Updated: Mar 11, 2019
Warning: The content of this article may offend some, liberate others, or just leave you dumbfounded
The 2017-2018 was the worst school year of my career! There's no other rational way to explain it. Yes, I'm still slightly hurt and bitter from the experience! However, once I get these last words off my chest, I'll gracefully move forward with an acceptable viewpoint of lessons learned. The school year started off with me holding a position in leadership and then having to go back in the classroom as a homeroom teacher!?! Really?!? After 10 years of classroom experience, 7 years of co-teaching and district program management, this 18th year of being an educator was a bad reality check cashed in on a professional nightmare!
Those of you who have worked hard for promotions over the course of your professional life know exactly what I'm talking about. Let's keep it real. How many teachers really leave a homeroom teacher's position wishing and fighting to go back? If that was the case, there wouldn't be such a shortage of teachers and even more so a shortage of quality/veteran teachers. Don't misunderstand my point. I love teaching! It's just that the field of education has shifted towards passing students on to the next grade because no one wants to do the paperwork and spend the meeting time it takes to get many of our students the services they really need. Parents may want to help but most lack the tenacity/motivation to get things in place for services. Oh! Did I mention the big levels of disrespect and waste of time teachers are forced to digest for the name sake of PL (Professional Learning) which for many educators, can also be defined as PL(Pretentious Learning), while they burn time fiddle-faddling on their digital devices.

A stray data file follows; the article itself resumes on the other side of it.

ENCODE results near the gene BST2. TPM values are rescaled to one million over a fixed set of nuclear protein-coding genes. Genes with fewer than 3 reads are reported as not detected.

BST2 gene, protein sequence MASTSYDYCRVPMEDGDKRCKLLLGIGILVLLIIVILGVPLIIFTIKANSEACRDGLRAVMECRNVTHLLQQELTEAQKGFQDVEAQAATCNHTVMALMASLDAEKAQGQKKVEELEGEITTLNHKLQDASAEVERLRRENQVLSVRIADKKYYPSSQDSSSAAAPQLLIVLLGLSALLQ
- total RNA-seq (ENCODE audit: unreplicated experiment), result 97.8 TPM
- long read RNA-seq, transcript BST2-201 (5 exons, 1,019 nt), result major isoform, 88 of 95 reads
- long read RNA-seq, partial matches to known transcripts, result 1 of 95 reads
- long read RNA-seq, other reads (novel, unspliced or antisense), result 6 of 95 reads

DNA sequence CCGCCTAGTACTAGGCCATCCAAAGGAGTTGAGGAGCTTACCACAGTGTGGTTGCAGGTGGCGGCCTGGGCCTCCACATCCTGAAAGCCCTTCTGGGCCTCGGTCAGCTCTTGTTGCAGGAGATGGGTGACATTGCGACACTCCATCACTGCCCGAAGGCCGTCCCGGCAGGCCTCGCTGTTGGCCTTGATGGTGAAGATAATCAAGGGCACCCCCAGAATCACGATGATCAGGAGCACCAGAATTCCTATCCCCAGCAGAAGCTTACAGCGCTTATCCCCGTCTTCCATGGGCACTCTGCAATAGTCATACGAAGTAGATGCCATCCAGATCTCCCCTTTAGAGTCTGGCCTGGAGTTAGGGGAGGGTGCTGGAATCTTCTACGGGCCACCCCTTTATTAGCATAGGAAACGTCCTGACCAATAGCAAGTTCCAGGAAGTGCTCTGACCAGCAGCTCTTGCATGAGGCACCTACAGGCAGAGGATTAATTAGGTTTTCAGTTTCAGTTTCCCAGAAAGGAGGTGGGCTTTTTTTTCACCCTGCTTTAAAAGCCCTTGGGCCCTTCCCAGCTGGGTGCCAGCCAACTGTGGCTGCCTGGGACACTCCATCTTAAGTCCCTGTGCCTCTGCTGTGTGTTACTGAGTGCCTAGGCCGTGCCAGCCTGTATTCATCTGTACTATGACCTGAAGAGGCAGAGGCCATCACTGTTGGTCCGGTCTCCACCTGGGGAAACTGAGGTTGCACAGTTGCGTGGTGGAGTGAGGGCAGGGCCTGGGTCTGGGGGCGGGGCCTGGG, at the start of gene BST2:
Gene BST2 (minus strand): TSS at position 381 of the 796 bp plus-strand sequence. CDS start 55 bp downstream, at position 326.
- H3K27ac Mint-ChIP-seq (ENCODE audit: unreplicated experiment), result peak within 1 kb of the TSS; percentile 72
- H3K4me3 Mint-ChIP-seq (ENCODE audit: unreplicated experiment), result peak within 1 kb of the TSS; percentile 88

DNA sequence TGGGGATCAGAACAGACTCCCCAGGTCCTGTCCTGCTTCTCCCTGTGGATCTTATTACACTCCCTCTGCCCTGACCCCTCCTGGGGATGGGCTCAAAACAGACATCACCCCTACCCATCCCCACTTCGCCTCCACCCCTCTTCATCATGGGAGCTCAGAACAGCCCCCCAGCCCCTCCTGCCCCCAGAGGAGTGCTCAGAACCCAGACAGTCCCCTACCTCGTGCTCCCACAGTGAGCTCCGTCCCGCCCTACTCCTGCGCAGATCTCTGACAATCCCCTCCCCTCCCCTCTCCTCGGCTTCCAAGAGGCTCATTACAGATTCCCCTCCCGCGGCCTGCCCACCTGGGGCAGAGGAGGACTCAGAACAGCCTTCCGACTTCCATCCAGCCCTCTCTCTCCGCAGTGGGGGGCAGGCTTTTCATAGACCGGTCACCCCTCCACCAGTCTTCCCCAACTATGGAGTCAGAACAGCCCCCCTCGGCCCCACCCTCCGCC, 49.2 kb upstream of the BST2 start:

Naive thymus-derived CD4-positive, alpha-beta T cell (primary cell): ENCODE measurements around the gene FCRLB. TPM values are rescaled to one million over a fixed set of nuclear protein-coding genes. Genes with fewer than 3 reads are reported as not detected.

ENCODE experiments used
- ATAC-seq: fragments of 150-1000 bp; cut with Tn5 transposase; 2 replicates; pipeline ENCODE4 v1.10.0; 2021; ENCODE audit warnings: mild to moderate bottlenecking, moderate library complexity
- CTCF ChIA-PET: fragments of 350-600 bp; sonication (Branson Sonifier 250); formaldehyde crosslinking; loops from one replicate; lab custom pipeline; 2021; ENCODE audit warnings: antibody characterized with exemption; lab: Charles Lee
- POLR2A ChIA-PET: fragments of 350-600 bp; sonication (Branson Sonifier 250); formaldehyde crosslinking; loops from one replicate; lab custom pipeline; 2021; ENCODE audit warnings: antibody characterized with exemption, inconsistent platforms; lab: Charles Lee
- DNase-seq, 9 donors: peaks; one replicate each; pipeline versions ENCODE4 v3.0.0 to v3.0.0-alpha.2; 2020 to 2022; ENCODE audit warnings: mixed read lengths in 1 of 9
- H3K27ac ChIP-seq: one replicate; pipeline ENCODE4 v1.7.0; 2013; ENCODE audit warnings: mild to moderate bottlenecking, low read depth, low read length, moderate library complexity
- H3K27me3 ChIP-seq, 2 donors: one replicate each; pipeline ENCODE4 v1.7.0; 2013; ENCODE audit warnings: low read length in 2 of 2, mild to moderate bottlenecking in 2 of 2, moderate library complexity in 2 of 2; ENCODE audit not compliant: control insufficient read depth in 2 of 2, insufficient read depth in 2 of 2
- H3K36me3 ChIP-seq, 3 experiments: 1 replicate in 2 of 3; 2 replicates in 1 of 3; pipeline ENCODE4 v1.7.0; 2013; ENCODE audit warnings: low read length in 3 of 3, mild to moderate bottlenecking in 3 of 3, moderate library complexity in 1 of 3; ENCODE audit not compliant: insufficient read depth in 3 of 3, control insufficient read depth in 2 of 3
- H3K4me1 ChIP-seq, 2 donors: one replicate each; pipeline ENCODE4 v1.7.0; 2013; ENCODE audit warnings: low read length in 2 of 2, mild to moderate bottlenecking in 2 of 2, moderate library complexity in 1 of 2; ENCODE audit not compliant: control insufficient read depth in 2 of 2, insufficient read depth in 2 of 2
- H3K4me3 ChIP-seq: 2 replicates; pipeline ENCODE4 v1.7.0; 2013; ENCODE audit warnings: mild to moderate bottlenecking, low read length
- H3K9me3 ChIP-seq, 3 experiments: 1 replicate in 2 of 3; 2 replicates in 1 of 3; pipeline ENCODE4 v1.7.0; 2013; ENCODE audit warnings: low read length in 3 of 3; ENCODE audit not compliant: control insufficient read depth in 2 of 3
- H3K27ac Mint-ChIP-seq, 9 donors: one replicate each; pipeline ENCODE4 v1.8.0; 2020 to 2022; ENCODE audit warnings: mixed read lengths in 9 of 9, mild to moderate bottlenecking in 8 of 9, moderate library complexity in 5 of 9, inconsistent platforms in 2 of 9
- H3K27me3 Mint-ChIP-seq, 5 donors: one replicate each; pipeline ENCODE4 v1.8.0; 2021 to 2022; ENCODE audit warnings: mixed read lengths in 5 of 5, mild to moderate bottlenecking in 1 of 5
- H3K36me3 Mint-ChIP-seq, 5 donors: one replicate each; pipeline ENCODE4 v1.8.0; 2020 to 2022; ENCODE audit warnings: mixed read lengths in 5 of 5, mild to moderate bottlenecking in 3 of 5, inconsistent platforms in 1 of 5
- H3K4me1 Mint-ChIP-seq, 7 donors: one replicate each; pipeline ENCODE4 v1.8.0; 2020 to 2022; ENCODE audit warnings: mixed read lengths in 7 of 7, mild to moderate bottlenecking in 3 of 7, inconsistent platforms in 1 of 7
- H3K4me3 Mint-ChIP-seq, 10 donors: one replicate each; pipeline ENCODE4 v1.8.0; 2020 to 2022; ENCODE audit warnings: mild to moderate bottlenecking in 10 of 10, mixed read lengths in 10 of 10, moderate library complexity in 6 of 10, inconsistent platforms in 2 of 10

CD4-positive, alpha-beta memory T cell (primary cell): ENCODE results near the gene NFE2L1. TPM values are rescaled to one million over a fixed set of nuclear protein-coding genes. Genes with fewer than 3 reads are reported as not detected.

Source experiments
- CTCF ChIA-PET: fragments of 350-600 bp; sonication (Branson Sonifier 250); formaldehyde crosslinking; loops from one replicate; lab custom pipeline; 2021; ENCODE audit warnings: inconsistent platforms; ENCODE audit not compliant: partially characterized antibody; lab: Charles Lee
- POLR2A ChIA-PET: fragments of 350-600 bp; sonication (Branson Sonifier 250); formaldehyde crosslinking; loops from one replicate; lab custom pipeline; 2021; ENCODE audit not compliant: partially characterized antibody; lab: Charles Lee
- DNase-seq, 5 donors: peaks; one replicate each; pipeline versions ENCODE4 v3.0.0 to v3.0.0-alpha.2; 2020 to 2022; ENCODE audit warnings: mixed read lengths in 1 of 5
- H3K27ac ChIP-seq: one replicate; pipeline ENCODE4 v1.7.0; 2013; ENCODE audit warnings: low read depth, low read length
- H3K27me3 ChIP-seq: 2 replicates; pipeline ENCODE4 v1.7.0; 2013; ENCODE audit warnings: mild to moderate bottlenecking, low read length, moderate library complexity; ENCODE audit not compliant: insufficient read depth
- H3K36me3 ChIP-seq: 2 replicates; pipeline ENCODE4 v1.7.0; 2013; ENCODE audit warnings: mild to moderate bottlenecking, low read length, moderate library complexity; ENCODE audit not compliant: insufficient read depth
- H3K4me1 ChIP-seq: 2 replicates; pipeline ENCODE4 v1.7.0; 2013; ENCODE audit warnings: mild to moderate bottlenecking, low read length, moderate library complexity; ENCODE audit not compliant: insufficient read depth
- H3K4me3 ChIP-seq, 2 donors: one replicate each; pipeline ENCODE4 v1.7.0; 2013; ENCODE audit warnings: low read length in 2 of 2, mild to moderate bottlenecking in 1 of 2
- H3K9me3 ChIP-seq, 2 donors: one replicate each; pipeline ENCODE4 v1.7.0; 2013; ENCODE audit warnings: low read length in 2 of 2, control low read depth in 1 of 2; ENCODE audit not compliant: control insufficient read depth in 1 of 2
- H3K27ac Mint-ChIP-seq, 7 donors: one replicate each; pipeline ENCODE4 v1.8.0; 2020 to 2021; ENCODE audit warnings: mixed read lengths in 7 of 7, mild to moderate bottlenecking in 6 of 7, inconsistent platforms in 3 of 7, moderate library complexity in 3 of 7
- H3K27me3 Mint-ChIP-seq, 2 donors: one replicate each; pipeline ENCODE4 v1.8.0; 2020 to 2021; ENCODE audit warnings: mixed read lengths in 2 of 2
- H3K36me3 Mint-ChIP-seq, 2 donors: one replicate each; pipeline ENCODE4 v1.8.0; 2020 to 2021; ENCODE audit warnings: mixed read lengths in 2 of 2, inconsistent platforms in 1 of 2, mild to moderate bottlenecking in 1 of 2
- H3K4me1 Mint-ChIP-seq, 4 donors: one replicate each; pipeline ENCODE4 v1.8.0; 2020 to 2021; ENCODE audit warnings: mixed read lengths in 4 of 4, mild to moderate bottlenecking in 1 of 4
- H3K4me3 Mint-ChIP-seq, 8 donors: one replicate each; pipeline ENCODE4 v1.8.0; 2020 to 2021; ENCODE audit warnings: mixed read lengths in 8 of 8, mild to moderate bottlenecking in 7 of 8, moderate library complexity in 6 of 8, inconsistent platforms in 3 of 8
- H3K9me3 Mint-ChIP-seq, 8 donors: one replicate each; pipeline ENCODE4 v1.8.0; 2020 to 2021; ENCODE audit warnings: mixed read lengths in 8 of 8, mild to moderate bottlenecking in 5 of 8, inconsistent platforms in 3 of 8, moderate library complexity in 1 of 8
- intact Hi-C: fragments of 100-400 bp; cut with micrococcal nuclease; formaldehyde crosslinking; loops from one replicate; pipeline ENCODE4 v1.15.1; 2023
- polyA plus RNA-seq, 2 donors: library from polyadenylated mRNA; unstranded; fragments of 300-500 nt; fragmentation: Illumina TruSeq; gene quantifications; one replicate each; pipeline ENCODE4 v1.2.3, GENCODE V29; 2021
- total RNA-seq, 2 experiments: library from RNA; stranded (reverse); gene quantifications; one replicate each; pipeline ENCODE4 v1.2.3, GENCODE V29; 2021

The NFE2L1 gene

Oh wait! It gets even better. As parents begin to look at the far, few and in between "High Performing" school districts and possible home school options for their children, the public school education system need some serious updates. One major update being the selection process of district and school leaders who by far have a disproportionate affiliation with the population of students and taxpayers they serve. So! Why did I even accept going back into the classroom as a teacher? Well first, I missed what it felt like to plan and provided quality instruction for the humans in this world that will actually impact the customer service availability of my community and retirement. Second, I needed a cooperate break with benefits. Third, I didn't want to exhibit the dysfunctional qualities of those far removed from the classroom. Now that I've actually put my 2017-18 thoughts in writing, I can actually say with all honesty, "I feel much better!"
Today my gratitude comes from having experienced total professional and personal level disappointment with the field of education, yet I still remains committed to the field of education. Today I'm content with my salary and professional position. With a growth mindset, I will continue to set goals and nail targets that improve the public school system, one day at a time. Until my next blog, thanks for reading!